Clive I will PM you for drawings, thanks.
Scottie, in the shop I worked in we had four lathes, all old, all manual. I remember a Clausing, Lodge & Shipley a Cincinatti and I can't remember the other one. I really, really, REALLY liked the Cincinatti. It was about a 6' bed gear head. Feeds and speed changes were a snap. Apron controls great!
But this Southbend is MINE. I still can't believe I OWN a lathe. I will admit though that I'll be doing a project in the shop and think " I can make up a tool in the lathe pretty quick" then look over at the SB and........... darn, it's in back gear.......... Runnin' 2 rpm!! ...... It'll take me longer to change the speed and feeds than to do something different.
OK, I'll stop whining now. It's just a time management issue that's all. I didn't realize how spoiled I'd become on the Cincinatti.
I'll completely dis-assemble the taper unit when time permits and report back. It'll complete my understanding of the workings anyway.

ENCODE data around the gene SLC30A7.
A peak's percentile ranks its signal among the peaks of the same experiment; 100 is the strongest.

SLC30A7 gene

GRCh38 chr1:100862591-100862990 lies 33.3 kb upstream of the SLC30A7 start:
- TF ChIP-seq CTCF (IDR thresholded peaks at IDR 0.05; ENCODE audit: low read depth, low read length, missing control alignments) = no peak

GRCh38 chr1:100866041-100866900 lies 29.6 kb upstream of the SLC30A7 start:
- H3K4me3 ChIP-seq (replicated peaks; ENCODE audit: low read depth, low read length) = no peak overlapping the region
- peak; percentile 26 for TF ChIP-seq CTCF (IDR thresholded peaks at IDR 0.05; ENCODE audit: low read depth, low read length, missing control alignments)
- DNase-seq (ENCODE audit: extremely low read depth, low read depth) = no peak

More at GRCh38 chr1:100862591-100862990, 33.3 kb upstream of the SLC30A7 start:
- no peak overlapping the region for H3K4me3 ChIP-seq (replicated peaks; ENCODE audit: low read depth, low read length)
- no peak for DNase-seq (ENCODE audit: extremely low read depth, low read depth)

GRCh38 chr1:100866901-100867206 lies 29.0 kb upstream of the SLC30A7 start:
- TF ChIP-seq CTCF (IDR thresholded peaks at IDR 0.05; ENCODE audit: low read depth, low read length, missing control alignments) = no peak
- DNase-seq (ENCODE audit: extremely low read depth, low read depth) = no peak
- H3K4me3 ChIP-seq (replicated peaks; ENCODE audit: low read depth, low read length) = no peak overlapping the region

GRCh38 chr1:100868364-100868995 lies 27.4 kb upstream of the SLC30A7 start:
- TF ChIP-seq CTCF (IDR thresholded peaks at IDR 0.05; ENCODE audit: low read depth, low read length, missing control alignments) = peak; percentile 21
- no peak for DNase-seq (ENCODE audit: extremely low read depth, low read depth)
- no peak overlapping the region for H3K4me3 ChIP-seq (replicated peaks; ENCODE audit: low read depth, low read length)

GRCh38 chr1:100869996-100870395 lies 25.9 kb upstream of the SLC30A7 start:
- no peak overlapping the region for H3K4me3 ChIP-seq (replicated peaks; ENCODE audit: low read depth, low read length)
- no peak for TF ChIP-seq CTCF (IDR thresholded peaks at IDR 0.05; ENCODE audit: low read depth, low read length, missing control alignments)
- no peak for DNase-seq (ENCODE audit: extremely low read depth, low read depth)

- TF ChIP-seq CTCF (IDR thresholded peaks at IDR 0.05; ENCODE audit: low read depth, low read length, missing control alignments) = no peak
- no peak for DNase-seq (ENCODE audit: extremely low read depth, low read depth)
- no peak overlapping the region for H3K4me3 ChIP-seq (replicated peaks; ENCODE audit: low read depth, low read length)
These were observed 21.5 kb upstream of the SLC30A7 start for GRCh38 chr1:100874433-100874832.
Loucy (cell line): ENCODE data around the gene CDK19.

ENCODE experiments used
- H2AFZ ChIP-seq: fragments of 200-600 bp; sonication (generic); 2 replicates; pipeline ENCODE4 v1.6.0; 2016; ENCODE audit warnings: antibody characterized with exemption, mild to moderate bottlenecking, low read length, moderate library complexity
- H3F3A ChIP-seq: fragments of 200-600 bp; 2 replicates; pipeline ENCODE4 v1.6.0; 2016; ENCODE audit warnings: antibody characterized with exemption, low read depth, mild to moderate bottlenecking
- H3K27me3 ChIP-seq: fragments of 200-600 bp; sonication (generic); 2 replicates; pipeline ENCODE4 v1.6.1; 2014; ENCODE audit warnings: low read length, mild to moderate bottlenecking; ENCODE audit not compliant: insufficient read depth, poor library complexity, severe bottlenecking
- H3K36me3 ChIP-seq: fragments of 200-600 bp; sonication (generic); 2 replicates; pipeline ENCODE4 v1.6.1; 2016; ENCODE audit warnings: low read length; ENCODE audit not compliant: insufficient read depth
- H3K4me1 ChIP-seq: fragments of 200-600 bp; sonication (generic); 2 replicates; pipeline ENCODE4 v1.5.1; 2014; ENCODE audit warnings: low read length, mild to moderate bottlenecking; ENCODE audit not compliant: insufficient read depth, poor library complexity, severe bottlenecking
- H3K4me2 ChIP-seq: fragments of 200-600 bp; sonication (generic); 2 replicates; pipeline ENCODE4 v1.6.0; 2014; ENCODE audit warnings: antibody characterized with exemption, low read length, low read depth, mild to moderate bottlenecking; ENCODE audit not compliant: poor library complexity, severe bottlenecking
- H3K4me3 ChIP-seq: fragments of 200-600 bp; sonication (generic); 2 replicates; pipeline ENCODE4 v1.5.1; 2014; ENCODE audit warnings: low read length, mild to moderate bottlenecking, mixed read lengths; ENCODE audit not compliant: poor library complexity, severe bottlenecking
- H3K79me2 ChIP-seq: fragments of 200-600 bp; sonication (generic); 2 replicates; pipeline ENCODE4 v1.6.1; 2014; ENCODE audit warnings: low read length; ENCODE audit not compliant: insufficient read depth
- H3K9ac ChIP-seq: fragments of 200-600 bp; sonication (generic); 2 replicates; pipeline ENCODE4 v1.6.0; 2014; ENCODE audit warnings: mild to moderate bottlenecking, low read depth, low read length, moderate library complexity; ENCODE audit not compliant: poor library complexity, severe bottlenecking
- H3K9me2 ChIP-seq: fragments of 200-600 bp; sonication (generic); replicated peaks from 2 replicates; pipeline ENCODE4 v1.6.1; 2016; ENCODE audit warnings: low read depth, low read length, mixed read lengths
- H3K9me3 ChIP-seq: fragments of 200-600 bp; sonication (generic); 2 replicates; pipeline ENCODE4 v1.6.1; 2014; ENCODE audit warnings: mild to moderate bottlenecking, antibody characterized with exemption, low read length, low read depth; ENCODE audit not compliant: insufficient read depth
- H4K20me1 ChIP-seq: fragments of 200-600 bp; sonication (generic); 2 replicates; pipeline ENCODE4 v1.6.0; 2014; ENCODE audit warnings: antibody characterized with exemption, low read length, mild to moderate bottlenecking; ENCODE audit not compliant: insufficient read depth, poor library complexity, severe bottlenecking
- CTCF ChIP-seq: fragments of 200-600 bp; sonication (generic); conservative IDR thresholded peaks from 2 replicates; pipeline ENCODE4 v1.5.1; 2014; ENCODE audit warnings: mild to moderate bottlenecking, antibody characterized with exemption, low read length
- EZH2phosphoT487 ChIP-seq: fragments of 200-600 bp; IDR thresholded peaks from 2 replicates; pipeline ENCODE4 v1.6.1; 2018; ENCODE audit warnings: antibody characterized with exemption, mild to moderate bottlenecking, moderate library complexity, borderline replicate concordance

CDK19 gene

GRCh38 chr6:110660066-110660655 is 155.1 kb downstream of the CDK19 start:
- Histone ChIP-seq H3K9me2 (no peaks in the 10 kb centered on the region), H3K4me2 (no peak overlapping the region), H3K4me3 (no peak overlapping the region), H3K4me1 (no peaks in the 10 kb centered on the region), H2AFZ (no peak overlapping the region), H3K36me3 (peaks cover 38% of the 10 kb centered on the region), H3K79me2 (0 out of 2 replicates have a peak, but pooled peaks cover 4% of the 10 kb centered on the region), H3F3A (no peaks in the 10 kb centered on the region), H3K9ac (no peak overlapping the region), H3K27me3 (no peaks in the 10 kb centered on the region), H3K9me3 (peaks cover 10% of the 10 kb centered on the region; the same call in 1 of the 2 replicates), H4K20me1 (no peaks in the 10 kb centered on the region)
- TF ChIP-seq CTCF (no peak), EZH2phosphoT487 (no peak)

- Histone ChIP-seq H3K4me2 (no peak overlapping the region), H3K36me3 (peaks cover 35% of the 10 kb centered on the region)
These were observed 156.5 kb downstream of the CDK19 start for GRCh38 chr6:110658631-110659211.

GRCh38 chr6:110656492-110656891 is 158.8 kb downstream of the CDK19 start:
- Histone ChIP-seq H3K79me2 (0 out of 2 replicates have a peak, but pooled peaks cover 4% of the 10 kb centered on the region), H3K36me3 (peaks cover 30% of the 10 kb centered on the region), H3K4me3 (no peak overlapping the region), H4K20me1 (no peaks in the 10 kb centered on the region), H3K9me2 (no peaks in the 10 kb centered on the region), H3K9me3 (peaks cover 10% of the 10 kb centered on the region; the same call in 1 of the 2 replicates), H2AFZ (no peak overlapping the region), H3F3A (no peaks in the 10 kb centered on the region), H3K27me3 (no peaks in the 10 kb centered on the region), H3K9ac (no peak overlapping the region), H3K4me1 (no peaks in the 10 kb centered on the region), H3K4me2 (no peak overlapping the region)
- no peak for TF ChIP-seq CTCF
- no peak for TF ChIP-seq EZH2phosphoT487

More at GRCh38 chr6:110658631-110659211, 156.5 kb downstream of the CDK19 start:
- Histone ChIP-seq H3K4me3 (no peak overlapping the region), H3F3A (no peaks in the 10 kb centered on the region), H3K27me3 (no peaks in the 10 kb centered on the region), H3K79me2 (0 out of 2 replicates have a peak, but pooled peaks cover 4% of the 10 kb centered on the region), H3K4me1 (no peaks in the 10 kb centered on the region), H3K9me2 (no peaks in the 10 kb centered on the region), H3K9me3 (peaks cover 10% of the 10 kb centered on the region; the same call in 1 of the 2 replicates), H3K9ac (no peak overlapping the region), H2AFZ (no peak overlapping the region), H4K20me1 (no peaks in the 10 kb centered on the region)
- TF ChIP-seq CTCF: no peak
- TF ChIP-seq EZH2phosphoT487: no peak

Thanks all for the help, knn
I don't mean to run your lathe down. I proudly owned my SB for a couple of years, made lots of parts, and learned a whole lot with it. I just never fell in love like my other machines. It's kind of a Ford/Chevy sort of thing.
BTW - the other answer is Chevy. :-)
No offense taken, my heavy work truck is an old Chevy, my light runner is a Ford. If it's in my price range (cash) and it gets the job done it's golden. I upgrade when I can.
Turnin' out the work and feedin' the family is the game.